The Seachem Metronidazole medications works well in combination with another Seachem product called Focus, which is a bonding agent. This treatment can be used in a reef aquarium since the medication is bound to the food, which even if the corals eat, will not hurt them. Mix Focus in a ratio of 5 to 1 with their Metronidazole (5 parts Focus to one part Metro), then mix this with 1 tablespoon of food. Feed the medicated food to the fish 3 times a day for at least a week or until symptoms are gone.
- Treatment of parasites
- Bacterial Diseases
As with all dwarf angels, they are also vulnerable to bacterial and fungal diseases. Bacterial infections are often a secondary infection resulting from damage caused by a parasitic or protozoan disease. One of concern is the Vibrio bacteria, which starts as an internal infection, turns into Dropsy, Popeye, Bleeding or Red Streaks on the skin. It is a very fast acting bacteria that will kill your angelfish in days. One way it typically starts is with an innocently frayed back fin. This disease will quickly spread and kill a fish within 2 days.
- Treatment of bacterial diseases
Fresh water dips are an important step to kill anything that is on their body that may spread. PH and temperature must be the same (just use baking soda to bring up the PH if you have soft water but use a test). Start with 5 minutes and up to 15 minutes if they are not showing any signs of distress. This is really only needed if you see anything on their body or if the back fin is starting to fray. Only treat in 1/2 doses any medications containing cleated copper as all angelfish are sensitive to this element in it’s free form.
For dropsy, popeye, fin/tail rot and septicemia, which are at time secondary infections, another product you can use along with Seachems Metronidazole or alone is Seachems Kanaplex. You still need to use Focus to bond the Kanaplex to the food. Kanaplex, when used with Metronidazole in the same food, would be 2 scoops of Focus, 1 scoop of Kanaplex and 1 scoop of Metronidazole, yet this combination should only be fed once a day for 7 days, since Kanaplex should only be used for 7 days maximum. If you need to continue past 7 days, use only Metronidazole in a separate mixture for further treatment. This product can also be added to the water (without focus) if the fish is not eating.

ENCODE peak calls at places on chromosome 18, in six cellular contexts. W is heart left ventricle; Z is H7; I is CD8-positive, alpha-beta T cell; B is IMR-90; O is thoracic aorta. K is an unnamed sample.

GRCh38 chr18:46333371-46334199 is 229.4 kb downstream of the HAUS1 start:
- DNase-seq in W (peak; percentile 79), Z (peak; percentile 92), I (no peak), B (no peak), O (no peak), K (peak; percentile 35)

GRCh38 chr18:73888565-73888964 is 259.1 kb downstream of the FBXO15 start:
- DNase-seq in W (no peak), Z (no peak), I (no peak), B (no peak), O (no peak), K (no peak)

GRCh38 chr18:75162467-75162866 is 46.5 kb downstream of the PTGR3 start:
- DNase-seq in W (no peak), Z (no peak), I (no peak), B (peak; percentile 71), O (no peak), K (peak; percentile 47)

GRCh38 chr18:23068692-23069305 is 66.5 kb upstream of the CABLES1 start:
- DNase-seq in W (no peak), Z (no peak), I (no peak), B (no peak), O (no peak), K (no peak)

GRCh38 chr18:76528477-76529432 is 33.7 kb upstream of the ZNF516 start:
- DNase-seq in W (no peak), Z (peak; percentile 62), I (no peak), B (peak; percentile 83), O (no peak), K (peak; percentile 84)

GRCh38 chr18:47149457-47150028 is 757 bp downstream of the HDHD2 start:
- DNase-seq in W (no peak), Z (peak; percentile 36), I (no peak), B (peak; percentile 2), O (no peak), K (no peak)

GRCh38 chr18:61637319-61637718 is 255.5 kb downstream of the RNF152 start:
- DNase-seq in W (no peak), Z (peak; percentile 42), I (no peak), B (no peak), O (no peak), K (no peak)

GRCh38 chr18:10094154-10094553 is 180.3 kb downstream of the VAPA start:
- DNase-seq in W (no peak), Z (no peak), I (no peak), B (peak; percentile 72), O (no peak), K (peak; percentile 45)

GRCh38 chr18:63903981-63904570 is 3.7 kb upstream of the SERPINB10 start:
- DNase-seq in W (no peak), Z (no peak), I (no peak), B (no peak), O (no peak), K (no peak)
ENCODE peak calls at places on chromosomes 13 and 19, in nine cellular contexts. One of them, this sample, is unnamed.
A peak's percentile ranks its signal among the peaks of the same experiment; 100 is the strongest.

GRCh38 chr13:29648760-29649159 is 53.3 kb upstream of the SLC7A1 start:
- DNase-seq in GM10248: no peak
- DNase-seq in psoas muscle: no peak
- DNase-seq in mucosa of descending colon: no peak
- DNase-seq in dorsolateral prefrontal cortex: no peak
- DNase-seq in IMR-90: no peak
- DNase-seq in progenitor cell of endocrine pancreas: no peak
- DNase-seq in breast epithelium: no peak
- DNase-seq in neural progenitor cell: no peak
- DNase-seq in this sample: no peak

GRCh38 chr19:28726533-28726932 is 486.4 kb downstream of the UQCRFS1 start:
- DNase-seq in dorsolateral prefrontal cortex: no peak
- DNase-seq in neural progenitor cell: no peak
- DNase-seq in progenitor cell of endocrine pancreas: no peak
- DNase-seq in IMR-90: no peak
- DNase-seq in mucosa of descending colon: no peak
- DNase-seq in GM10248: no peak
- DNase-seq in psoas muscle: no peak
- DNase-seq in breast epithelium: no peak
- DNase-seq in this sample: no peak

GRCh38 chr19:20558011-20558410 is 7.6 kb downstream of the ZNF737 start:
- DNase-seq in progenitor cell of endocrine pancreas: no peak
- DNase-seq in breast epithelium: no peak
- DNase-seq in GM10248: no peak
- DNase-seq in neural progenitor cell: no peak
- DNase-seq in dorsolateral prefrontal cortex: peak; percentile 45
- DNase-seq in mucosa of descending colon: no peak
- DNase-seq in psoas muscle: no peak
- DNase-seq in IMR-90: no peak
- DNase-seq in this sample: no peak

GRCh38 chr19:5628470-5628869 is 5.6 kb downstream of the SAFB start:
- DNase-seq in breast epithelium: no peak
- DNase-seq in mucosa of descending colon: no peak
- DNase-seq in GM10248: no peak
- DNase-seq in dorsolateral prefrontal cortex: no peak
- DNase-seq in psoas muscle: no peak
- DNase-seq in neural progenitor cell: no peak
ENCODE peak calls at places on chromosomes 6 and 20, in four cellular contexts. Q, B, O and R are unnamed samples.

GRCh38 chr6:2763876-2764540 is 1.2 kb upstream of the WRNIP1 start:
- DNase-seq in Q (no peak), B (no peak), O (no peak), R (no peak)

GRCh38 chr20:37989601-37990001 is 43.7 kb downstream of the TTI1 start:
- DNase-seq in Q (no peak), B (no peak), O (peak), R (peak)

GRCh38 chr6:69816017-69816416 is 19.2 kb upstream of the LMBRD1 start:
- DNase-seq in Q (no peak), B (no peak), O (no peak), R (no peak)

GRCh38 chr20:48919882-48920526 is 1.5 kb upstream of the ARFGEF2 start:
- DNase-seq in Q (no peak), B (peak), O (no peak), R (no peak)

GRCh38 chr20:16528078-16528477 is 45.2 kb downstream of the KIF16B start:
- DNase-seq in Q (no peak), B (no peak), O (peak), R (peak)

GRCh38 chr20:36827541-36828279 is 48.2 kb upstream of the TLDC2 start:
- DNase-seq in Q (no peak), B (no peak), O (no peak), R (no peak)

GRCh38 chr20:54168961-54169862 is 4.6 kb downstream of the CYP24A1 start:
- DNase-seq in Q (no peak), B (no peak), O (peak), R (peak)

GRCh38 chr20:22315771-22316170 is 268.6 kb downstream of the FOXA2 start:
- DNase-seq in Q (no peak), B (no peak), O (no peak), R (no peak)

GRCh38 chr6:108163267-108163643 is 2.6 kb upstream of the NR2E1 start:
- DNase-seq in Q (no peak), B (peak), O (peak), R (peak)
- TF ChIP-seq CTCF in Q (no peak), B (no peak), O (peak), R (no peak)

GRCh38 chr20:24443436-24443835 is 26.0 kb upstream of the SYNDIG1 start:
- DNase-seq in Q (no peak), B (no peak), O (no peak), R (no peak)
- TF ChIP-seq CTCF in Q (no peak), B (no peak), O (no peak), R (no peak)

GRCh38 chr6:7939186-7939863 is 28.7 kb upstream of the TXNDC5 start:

- Treatment of bacterial diseases
- Physical Ailments
Physical Ailments are often the result of the environment, either water conditions or incompatible tankmates. Poor quality water conditions can lead to fish gasping, not eating, jumping out of the tank, and more. Dwarf angelfish when very stressed or being picked on will hover in the upper corner of the tank and should be removed if the fish bullying your angelfish is not. Tank mate problems can result in nipped fins and bite wounds..
- Treatment for physical ailments
Look for and remove bully fish.
Products on the market to help include stress relievers like Melafix, Wound Treat, and Bio Bandage.
- Treatment for physical ailments
The Lemonpeel Angelfish is usually available online and in stores, and is moderately priced.
- Animal-World References: Marine and Reef
- Centropyge flavissima Lemonpeel angelfish, Fishbase
- Centropyge flavissima, IUNC Red List, International Union for Conservation of Nature and Natural Resources
- Scott W. Michael, Angelfishes & Butterflyfishes: Reef Fishes Series , Microcosm Ltd, 2004
- Scott W. Michael, Marine Fishes: 500+ Essential-To-Know Aquarium Species, T.F.H Publications inc., 1999
- Mark Allen, Roger Steene and Gerald R. Allen, A Guide to Angelfishes and Butterflyfishes , Odyssey Publishing, 1998
- Roger Steene, Gerald R. Allen, Hans A. Baensch, Butterfly and Angelfishes of the World, Volume 1, John Wiley & Sons, 1980
- Bob Goemans, Centropyge flavissima Lemonpeel Angelfish, Saltcorner.com